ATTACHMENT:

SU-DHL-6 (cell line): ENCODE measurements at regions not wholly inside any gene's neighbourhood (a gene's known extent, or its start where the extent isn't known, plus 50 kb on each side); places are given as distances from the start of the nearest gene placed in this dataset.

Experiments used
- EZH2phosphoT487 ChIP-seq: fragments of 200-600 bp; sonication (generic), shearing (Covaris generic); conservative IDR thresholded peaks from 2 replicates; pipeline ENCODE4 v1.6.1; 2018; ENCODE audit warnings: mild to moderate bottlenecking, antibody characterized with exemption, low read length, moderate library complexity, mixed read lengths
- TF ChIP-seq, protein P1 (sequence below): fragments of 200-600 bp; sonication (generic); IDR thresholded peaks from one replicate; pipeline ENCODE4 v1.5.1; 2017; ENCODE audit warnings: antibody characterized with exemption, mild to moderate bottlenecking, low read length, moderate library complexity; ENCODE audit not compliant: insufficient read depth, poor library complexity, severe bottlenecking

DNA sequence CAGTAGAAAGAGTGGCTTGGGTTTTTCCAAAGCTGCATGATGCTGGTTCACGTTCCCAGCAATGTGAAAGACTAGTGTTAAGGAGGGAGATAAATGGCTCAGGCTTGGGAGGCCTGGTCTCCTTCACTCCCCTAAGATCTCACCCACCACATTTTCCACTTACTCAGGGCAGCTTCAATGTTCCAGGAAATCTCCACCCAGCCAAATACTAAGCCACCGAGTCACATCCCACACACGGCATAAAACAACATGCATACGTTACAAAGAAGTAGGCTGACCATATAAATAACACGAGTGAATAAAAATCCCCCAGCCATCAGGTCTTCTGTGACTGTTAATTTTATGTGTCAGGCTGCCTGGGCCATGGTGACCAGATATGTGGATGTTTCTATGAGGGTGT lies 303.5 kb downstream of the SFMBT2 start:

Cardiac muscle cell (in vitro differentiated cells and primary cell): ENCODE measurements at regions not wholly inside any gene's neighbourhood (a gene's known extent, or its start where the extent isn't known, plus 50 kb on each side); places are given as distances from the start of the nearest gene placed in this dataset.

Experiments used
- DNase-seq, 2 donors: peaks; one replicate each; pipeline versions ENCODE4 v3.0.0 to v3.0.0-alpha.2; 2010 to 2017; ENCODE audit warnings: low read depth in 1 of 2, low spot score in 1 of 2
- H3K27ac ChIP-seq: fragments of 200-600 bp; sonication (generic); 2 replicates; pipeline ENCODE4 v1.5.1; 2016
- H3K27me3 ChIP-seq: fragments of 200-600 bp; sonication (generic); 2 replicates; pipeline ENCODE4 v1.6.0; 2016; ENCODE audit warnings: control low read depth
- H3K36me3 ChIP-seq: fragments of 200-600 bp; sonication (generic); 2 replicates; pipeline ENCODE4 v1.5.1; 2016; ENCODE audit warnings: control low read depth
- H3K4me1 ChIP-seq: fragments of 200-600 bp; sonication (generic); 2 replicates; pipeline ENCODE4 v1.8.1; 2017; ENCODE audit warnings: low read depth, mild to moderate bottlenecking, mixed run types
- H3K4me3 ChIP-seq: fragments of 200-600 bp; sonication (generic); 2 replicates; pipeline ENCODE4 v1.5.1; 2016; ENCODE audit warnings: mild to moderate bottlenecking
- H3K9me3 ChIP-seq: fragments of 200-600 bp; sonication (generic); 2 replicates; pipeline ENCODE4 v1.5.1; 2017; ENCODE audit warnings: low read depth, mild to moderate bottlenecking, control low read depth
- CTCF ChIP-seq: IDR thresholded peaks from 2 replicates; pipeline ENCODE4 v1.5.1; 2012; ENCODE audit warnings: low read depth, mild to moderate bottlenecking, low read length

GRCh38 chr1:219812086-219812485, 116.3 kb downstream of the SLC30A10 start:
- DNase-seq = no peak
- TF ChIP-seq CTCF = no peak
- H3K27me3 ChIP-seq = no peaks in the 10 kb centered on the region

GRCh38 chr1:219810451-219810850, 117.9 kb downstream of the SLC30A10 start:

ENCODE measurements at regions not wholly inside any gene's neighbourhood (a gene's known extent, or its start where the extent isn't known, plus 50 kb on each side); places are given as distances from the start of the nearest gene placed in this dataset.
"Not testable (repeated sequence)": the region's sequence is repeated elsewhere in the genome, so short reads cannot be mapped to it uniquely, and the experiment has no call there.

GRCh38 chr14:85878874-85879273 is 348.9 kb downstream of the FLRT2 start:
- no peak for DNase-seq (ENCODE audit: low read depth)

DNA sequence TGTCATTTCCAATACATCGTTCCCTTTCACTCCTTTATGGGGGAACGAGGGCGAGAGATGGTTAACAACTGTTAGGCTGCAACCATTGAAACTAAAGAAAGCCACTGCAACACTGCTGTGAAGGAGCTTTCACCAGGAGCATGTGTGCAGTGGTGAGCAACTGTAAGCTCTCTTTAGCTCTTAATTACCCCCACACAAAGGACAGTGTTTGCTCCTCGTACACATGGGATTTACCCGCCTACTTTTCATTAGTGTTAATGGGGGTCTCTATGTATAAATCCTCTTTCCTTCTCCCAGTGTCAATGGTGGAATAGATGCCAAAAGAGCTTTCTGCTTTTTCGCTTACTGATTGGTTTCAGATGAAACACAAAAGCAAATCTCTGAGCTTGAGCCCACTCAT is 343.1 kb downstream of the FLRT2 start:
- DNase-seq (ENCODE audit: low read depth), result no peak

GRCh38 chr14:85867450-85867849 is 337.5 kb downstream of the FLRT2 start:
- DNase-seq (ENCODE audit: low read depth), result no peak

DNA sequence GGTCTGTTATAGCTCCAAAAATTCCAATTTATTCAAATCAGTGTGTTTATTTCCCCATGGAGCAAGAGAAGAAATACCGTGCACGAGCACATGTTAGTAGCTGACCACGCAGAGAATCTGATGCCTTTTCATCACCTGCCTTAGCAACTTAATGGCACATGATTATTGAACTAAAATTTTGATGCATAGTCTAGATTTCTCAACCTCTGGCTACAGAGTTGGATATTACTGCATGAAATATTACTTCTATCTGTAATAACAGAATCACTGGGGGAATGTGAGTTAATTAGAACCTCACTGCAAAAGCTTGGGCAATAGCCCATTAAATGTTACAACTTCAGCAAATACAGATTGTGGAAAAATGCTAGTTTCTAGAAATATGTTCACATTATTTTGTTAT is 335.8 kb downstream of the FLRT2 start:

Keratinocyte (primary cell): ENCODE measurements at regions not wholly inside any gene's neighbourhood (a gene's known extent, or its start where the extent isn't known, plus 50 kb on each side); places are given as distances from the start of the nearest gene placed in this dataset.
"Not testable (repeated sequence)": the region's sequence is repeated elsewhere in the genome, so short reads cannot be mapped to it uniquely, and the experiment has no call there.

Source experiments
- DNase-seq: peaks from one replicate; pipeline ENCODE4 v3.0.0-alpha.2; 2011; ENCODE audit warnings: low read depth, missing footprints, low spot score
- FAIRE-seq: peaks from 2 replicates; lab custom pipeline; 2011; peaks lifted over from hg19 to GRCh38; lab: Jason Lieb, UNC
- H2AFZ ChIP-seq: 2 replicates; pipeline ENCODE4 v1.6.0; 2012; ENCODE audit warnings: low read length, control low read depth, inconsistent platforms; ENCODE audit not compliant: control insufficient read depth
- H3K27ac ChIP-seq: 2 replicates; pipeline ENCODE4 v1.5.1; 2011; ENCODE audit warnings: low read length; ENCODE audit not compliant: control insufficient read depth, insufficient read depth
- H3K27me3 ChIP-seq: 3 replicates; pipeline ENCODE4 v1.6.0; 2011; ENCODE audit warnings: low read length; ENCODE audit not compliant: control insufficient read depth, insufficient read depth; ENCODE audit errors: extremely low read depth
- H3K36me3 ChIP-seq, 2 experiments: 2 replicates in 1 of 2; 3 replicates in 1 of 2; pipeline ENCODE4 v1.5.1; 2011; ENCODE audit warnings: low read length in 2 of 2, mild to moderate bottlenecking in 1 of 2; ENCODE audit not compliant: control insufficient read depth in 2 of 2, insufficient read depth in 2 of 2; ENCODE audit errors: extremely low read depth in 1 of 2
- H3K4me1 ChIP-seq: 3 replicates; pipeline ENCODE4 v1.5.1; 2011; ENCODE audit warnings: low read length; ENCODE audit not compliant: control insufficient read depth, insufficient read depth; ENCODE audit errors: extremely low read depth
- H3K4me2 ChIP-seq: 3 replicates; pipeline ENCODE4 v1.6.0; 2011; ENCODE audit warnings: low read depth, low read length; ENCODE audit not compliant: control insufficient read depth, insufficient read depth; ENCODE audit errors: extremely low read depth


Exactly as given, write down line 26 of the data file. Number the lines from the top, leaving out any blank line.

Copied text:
- DNase-seq (ENCODE audit: low read depth), result no peak